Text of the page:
Blending Options

Hey. I’m trying to do some lighting effects and basically I was wondering if there is a way where you can use blending and it will show up blended if the quad is within a certain distance of the destination, but if the source is too far from the dest then it won’t show up at all. I know that sounds kind of vague so I’ll try to explain it better. Like if you have a wall and you draw a quad .1 infront of the wall, with the same normal as the wall, it will blend the source quad and show up, but if you then drew that quad 1.0 away from the wall it would just be completely transparent because it’s too far from the dest. Is that at all possible? If not what’s an alternative to that? Thanks.

That works for most cases, yeah. But the real problem is if half of the source quad is infront of the wall and the other half is in front of a wall further away. In that case I would only want the half in front of the close wall to show up, that’s pretty much what I’m faced with. But thanks for the input there, that would work based on what I said before, I just have this problem to work with as well.

as the object is farther away it is more opaque? Well. Have the translate distance as a variable. depending on where you translate from changes how you handle this. If you are going farther from the wall in your translation, then as the bigger the variable(say 1.0) then make that variable the alpha value

/*draw wall*/
glColor4f(0.0,0.0,1.0,dist); /*blue*/
glRectf(/*points x1,y1,x2,y2*/);

this will work until one distance away, after that the alpha value is clamped to 1.0, no biggie still works the way you want(fully opaque). and the opposite is true. If it is negative it will be clamped to 0. Does this help you?

I just read what you wrote above my code I just wrote. So the wall and the quad are not parralell? If so, is the wall translucent at all? If it is, then I would suggest a clip plane. I don’t know how to make certain areas of primitives certain opacities, only a whole one.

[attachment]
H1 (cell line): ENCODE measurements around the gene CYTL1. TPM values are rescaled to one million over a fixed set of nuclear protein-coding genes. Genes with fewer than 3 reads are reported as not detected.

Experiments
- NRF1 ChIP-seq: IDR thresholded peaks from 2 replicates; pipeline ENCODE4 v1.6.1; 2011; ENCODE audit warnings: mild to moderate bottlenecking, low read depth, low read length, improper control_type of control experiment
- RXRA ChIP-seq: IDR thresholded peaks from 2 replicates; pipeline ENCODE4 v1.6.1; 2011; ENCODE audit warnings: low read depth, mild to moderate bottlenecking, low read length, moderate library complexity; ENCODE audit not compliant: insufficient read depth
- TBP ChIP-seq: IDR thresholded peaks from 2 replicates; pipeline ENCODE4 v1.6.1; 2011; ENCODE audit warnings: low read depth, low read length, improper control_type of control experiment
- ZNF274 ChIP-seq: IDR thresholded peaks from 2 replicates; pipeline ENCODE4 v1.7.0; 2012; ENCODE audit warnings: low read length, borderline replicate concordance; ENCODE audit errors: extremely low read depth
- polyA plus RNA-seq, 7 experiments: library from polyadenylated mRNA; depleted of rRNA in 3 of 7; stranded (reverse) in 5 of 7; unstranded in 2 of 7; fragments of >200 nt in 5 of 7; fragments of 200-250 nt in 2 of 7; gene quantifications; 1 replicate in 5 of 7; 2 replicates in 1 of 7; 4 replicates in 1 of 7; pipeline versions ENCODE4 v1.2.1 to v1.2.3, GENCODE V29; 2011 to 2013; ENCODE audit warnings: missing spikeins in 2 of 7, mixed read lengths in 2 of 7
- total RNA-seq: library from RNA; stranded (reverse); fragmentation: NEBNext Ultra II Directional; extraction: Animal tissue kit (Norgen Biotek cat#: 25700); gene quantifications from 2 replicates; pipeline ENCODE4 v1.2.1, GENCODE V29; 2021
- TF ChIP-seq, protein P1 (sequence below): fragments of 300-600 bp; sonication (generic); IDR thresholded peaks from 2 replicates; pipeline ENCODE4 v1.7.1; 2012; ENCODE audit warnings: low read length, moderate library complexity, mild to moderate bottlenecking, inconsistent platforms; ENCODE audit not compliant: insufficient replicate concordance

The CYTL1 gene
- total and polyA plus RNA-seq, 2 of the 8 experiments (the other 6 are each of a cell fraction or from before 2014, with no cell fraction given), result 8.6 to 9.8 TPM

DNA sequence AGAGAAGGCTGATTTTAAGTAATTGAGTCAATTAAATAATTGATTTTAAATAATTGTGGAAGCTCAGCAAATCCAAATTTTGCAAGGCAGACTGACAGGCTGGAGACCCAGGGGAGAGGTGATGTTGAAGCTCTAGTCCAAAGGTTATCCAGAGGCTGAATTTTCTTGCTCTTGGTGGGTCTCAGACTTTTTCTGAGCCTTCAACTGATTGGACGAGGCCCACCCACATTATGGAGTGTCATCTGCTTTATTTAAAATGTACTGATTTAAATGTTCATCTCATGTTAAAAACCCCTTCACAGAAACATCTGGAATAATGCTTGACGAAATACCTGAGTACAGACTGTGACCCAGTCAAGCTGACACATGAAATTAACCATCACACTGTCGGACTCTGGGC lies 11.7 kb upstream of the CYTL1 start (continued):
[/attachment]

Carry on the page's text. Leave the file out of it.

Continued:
Here’s a picture of what I’m trying to do.

The wall with the red dot if the front one and see how the red dot cuts off as soon as it’s not toucing the wall anymore, yet there’s still another wall behind it. With your method, unless I’m mistaken, there would still be a somewhat transparent part showing up on the other wall because it extends past the first quad’s edges and turning the quad transparent wouldn’t allow it to show up on the first wall. I hope that helps clearify what I’m trying to do. Thanks.

I am not familiar with fragment programs or shading language stuff, but it sounds like something that could handle this.
basically you would need the “difference” depth value ie depth buffer value of pixel before you draw it and afterwards.

if you use a single quad you would always have the problem of not being able to set the alpha properly or inaccurately, you could tessalate it but not really a pixel accurate solution

another hack would be changing order of how things are rendered and not allow the blended thing write into depth buffer, but that would basically be an “on/off” effect.

hopefully some shading guru will find his way in here

This is indeed relatively easy to implement using a fragment program.
First make sure your graphics card supports the GL_ARB_fragment_program extension.

The fragment program itself would be something like this:

First copy the color and depth buffer to textures 0 and 1 respectively using coptexsubimage.

const char fp[] = 
"TEMP	R0,R1;
//read previous color
"TEX R0, fragment.texcoord[0], texture[0], 2D;
//read previous depth
"TEX R1, fragment.texcoord[0], texture[1], 2D;
//subtract depth of the incoming fragment from the previous depth
"SUB R1,R1,fragment.position.z;
//multiply by a user specified factor and saturate to the range [0,1]
"MUL_SAT R1,R1,program.local[0];
//perform a linear interpolation of the previous color with the color of the incoming fragment based on the valu stored in R1
"LRP result.color,R1,R0,fragment.color;

You can set the user specified value for the fragment program width glLocalParameter4d(…)

You will also have to set the texgen so that the correct pixels are adressed. It’s easiest to use a texture_rectangle, then you can skip the texgen and replace the first 2 lines of the fragment program to

"TEX R0, fragment.position, texture[0], RECT;
"TEX R1, fragment.position, texture[1], RECT;

The specification of this extension can be found at

It’s possible that I made some mistakes in the code above, but I’m rather tired at the moment :slight_smile:
Just thought I might put you on the right track with this.